<v Diana Martin>and I just I couldn't kill her. <v Jim Martin>I have a sister who is very outspoken and uh, uhh <v Jim Martin>as soon as she found out that we had our fifth child, she was she <v Jim Martin>was disturbed at that. I think she's very population conscious and things like this. <v Jim Martin>And as soon as she found out that Jeannie had <v Jim Martin>a visual problem, uhh she was uh very, very outspoken. <v Jim Martin>She uh uh she said, how can you even consider <v Jim Martin>you know having a fifth child? <v Jim Martin>Do you like going around populating the world with blind children and things like <v Jim Martin>this? And of course, that hurt me very much. <v Diana Martin>[Stephen cries] Where did you get hurt, huh? Are you tired? <v Narrator>In the past 3 years, [music plays] the Martins have known more emotional pain than most <v Narrator>of us experience in a lifetime, yet raising Stephen and Jeannie, they say,
<v Narrator>has taught them that blind children grow up just as sighted children <v Narrator>do, needing love and giving love in return. <v Narrator>[music plays] <v Diana Martin>What did you and Lisa do? <v Narrator>The Martins and some of the other people you've met in our brief look at the adjustments <v Narrator>to blindness, all voice one concern. <v Narrator>One of the most important aspects of accepting a different darkness is self-esteem. <v Narrator>Our society views the blind and other disabled persons with the same hopelessness and <v Narrator>despair that the disabled themselves have fought so hard to overcome. <v Narrator>And rather than stand up to this public attitude, many succumb to the stereotype, <v Narrator>one that is hopeless, helpless and worthy only of pity. <v Narrator>The disabled are, for the most part, rejected by our society, perhaps because <v Narrator>they remind us of our own vulnerability. <v Narrator>In time, we may learn to look upon them as examples of the human ability to confront
A Different Darkness
Producing Organization
KQED-TV (Television station : San Francisco, Calif.)
Contributing Organization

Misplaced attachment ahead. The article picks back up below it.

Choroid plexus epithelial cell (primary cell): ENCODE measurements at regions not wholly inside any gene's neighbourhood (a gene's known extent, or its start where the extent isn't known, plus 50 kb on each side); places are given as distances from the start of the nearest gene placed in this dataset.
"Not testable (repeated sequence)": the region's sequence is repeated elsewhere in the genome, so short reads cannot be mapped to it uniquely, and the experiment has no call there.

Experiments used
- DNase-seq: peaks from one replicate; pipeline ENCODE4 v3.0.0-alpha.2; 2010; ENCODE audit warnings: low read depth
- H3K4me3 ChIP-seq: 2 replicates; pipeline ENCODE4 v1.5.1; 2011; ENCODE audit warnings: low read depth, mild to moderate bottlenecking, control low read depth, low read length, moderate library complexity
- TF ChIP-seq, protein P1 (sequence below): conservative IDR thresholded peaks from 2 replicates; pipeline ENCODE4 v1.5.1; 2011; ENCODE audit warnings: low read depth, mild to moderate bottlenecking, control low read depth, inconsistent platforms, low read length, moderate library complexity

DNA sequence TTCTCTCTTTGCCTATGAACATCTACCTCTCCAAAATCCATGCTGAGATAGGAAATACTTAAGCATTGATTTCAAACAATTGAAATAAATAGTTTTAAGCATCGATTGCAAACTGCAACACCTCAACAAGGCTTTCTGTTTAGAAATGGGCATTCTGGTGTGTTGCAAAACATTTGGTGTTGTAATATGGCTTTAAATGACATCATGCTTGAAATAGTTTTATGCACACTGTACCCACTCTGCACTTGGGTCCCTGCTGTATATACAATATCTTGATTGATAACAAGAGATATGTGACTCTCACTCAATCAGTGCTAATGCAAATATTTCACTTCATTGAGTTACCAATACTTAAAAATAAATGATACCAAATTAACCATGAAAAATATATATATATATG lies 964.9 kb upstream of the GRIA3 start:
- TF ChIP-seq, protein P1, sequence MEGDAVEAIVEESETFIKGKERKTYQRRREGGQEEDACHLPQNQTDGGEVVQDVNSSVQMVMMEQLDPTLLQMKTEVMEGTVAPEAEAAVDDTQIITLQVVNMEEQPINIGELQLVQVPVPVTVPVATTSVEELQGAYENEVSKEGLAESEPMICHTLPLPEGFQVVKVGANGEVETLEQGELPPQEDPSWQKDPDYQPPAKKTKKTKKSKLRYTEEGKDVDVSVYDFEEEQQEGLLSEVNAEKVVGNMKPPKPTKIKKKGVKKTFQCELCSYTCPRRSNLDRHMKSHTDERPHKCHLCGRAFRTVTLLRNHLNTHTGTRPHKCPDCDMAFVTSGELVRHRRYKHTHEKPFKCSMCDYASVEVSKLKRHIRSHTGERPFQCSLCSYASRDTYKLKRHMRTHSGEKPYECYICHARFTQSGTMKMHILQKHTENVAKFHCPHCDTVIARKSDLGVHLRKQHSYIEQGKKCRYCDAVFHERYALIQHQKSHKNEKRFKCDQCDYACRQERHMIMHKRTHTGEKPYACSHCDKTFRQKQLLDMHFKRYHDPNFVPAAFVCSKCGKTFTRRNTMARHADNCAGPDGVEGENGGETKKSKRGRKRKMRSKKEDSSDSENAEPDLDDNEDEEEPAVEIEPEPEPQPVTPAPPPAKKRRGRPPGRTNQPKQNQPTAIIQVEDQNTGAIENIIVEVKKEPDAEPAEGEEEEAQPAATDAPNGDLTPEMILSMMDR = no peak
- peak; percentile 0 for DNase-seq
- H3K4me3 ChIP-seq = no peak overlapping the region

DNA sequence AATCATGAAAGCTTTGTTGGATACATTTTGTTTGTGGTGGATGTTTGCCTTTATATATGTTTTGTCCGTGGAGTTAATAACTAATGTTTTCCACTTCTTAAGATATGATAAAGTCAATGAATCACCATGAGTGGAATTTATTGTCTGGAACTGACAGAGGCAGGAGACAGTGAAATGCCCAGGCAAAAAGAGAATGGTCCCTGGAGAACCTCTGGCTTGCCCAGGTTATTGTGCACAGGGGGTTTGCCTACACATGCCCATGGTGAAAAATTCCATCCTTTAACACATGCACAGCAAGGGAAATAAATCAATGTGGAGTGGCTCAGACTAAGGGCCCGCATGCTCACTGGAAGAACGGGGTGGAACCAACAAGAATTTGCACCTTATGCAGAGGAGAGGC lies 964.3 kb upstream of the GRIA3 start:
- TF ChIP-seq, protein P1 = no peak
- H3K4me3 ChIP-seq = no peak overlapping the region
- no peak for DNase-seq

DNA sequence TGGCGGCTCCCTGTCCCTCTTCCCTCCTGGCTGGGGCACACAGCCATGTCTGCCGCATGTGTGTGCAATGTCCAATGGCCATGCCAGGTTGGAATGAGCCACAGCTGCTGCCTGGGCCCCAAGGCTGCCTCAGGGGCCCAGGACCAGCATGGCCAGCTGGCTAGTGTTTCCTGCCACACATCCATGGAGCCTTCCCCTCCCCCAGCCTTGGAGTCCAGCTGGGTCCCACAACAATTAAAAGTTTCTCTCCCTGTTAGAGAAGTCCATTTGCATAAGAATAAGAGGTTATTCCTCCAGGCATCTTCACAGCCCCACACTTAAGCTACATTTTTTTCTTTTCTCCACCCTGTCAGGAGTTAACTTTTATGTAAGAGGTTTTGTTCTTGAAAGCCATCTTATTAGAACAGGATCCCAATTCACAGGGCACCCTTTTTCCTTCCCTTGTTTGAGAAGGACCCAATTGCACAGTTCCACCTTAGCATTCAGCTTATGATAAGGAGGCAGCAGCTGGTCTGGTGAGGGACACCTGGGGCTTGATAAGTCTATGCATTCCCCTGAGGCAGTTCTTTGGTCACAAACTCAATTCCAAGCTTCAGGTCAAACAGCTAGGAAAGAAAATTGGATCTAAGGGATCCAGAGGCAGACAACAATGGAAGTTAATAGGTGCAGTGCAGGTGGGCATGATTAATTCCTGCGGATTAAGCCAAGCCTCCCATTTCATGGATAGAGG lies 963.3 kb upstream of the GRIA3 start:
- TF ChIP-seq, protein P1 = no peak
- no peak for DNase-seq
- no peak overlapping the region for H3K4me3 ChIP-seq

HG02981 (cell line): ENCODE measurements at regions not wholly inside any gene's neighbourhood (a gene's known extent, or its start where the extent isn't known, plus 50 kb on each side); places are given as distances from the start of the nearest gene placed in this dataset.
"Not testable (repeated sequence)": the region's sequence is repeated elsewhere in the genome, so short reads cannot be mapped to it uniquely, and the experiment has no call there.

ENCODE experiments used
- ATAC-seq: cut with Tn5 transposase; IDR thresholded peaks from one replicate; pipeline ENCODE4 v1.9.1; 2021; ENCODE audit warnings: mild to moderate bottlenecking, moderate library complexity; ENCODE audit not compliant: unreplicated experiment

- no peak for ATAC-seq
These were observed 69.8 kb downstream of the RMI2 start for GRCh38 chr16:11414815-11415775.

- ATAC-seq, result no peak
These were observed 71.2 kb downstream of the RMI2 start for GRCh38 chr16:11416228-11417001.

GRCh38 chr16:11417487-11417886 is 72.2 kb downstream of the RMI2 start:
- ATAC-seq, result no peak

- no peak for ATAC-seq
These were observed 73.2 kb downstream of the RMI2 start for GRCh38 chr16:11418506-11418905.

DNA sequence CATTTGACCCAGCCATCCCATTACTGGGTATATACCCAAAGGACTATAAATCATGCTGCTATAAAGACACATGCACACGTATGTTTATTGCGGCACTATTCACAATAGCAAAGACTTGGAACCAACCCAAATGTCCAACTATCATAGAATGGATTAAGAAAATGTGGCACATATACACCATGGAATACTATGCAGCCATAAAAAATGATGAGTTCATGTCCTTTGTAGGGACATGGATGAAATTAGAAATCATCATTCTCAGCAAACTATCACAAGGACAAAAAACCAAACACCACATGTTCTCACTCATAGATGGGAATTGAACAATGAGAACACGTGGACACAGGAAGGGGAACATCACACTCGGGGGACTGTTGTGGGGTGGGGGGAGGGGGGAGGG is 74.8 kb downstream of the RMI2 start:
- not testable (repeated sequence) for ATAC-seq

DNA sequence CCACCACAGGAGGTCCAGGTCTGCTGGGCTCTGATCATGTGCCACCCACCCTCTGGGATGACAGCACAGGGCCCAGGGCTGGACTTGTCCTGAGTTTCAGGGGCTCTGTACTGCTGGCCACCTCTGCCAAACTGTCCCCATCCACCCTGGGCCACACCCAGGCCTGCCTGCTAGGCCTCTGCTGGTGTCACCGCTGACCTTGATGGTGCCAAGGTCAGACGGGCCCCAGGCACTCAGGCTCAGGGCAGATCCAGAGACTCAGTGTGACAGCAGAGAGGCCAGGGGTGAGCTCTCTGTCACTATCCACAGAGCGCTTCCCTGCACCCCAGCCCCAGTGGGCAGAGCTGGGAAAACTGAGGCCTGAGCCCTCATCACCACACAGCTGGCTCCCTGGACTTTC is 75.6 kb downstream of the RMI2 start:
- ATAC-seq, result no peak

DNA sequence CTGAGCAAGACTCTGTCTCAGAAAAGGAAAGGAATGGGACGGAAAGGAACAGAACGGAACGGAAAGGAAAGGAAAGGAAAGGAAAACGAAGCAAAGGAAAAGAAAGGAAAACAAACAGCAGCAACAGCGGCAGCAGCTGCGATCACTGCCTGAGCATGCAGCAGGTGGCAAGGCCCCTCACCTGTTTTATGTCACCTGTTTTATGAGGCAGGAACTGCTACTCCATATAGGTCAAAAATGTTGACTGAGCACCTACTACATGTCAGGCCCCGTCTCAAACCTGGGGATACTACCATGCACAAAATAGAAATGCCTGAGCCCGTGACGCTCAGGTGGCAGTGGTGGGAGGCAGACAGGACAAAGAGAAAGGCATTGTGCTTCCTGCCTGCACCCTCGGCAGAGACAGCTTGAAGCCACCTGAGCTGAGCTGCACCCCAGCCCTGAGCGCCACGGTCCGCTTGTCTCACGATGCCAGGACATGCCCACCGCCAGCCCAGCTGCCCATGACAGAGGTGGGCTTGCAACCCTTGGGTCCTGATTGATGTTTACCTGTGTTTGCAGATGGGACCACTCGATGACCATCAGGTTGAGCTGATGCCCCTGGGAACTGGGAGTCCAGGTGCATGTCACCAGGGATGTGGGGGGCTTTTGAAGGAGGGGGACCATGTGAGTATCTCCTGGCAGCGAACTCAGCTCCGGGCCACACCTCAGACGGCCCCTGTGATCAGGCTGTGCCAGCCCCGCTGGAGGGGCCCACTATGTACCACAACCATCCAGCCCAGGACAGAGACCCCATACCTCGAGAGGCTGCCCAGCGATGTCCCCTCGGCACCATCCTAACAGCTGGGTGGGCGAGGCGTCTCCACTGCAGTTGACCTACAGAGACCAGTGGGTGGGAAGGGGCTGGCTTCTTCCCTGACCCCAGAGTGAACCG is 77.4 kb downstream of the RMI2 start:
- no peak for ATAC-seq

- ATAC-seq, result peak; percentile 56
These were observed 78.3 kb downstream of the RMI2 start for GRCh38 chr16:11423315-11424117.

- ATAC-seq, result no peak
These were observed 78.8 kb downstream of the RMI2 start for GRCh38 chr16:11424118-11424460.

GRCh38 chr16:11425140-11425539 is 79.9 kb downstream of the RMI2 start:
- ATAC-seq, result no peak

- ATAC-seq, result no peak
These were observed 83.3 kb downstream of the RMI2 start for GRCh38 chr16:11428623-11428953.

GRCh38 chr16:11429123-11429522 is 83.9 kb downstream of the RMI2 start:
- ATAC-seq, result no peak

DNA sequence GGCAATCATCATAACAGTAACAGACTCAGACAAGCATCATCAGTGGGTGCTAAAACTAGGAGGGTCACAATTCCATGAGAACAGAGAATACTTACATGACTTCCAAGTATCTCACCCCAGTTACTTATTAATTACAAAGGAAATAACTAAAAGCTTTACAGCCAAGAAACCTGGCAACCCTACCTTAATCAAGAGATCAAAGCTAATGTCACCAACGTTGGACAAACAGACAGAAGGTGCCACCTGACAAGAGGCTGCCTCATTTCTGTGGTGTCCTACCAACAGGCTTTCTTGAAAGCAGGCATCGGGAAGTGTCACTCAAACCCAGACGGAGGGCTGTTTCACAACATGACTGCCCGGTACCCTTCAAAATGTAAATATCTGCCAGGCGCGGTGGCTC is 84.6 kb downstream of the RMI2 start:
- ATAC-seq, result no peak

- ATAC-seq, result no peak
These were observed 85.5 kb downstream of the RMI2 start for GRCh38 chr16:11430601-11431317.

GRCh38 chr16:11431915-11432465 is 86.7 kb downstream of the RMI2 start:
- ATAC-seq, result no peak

KQED (San Francisco, California)
The Walter J. Brown Media Archives & Peabody Awards Collection at the University of Georgia (Athens, Georgia)
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Program Description
"The program explores a relatively ignored aspect of vision loss -- the psychological adjustment to blindness. [Ophthalmologists] are often asked to guide patients through the painful period of emotional adjustment to vision loss -- a responsibility they are reluctant and often unprepared to assume. "A Different Darkness reveals the psychological stages of blindness through the lives of patients: Barbara Allen: 27 year old student with diabetic retinopathy, devastated by loss of independence. Edna Hogan: 65 year old woman who has been fighting glaucoma for 42 years. The Martin family: [Leber's Amaurosis] Syndrome has blinded 2 of the Martins' 5 children."--1979 Peabody Awards entry form. The first patient is Barbara Allen, who has gone blind in one eye because of her diabetes. Other people talk about the psychological adjustment they had to make after losing their sight. Allen talks about her current state of mind and the journey she took while adjusting to her vision loss. A facility in the Bay Area helps people psychologically adjust to losing their vision, and the program interviews the doctors and counselors working at the center as well as patients receiving counseling. The next patient is Edna Hogan, who is going blind after fighting glaucoma for 42 years, and she talks about how she's adjusting to her blindness, learning braille, and her lifestyle. The Martin family has five children, two of whom are blind, and the parents talk about being the parents of blind children and the adjustments they had to make.
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Producer: Pamela Young
Producing Organization: KQED-TV (Television station : San Francisco, Calif.)
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Identifier: 485;1617 (KQED)
Format: application/mxf
Duration: 0:30:00
Identifier: cpb-aacip-55-5370sq15 (GUID)
Format: U-matic
Generation: Master
Duration: 0:30:00
The Walter J. Brown Media Archives & Peabody Awards Collection at the University of Georgia
Identifier: 79012pst-arch (Peabody Object Identifier)
Format: U-matic
Duration: 0:25:25
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Chicago: “A Different Darkness,” 1979-00-00, KQED, The Walter J. Brown Media Archives & Peabody Awards Collection at the University of Georgia, American Archive of Public Broadcasting (GBH and the Library of Congress), Boston, MA and Washington, DC, accessed June 26, 2022,
MLA: “A Different Darkness.” 1979-00-00. KQED, The Walter J. Brown Media Archives & Peabody Awards Collection at the University of Georgia, American Archive of Public Broadcasting (GBH and the Library of Congress), Boston, MA and Washington, DC. Web. June 26, 2022. <>.
APA: A Different Darkness. Boston, MA: KQED, The Walter J. Brown Media Archives & Peabody Awards Collection at the University of Georgia, American Archive of Public Broadcasting (GBH and the Library of Congress), Boston, MA and Washington, DC. Retrieved from